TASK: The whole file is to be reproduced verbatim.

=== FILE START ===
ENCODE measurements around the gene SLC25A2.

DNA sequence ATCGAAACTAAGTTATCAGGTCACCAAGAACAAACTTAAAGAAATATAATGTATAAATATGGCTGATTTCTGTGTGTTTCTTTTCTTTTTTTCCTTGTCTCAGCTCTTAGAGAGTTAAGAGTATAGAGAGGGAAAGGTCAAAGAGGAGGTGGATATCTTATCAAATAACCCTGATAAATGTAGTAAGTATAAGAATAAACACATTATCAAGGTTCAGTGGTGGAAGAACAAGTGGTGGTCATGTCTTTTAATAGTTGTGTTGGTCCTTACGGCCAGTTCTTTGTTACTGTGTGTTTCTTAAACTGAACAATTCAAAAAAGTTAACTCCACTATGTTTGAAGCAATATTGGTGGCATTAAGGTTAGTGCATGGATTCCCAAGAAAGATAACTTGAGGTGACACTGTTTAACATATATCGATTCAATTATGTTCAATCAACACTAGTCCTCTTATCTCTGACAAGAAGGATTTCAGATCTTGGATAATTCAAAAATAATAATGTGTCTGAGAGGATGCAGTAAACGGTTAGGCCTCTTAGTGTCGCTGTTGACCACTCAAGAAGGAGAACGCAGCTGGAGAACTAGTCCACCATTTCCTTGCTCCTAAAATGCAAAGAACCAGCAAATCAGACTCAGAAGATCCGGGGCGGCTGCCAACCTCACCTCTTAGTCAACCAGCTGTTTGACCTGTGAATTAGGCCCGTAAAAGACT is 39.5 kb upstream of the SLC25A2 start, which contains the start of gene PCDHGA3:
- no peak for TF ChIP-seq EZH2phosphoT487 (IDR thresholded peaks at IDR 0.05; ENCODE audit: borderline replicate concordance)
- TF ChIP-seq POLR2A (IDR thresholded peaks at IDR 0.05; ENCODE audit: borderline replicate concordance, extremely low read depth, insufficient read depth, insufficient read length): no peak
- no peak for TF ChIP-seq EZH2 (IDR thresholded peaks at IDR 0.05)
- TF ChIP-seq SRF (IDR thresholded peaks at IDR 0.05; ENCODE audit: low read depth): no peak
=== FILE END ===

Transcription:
ENCODE measurements around the gene SLC25A2.

DNA sequence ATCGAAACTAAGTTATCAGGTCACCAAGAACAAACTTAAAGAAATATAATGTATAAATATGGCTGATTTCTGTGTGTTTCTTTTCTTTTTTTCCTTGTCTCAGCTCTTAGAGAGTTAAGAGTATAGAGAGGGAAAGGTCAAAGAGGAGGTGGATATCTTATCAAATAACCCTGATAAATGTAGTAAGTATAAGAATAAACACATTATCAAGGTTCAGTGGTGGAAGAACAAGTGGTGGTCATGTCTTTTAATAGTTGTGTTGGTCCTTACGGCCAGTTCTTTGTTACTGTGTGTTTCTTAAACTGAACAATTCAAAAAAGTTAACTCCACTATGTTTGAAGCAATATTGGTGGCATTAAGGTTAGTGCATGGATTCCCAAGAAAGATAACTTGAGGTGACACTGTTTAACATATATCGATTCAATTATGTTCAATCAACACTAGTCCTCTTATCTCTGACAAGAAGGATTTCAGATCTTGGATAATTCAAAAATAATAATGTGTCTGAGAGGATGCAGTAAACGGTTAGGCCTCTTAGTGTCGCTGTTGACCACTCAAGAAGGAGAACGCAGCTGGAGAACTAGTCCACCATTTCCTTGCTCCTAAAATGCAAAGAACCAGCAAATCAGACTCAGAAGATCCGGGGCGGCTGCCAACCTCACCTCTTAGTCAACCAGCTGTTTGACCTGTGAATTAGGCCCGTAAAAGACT is 39.5 kb upstream of the SLC25A2 start, which contains the start of gene PCDHGA3:
- no peak for TF ChIP-seq EZH2phosphoT487 (IDR thresholded peaks at IDR 0.05; ENCODE audit: borderline replicate concordance)
- TF ChIP-seq POLR2A (IDR thresholded peaks at IDR 0.05; ENCODE audit: borderline replicate concordance, extremely low read depth, insufficient read depth, insufficient read length): no peak
- no peak for TF ChIP-seq EZH2 (IDR thresholded peaks at IDR 0.05)
- TF ChIP-seq SRF (IDR thresholded peaks at IDR 0.05; ENCODE audit: low read depth): no peak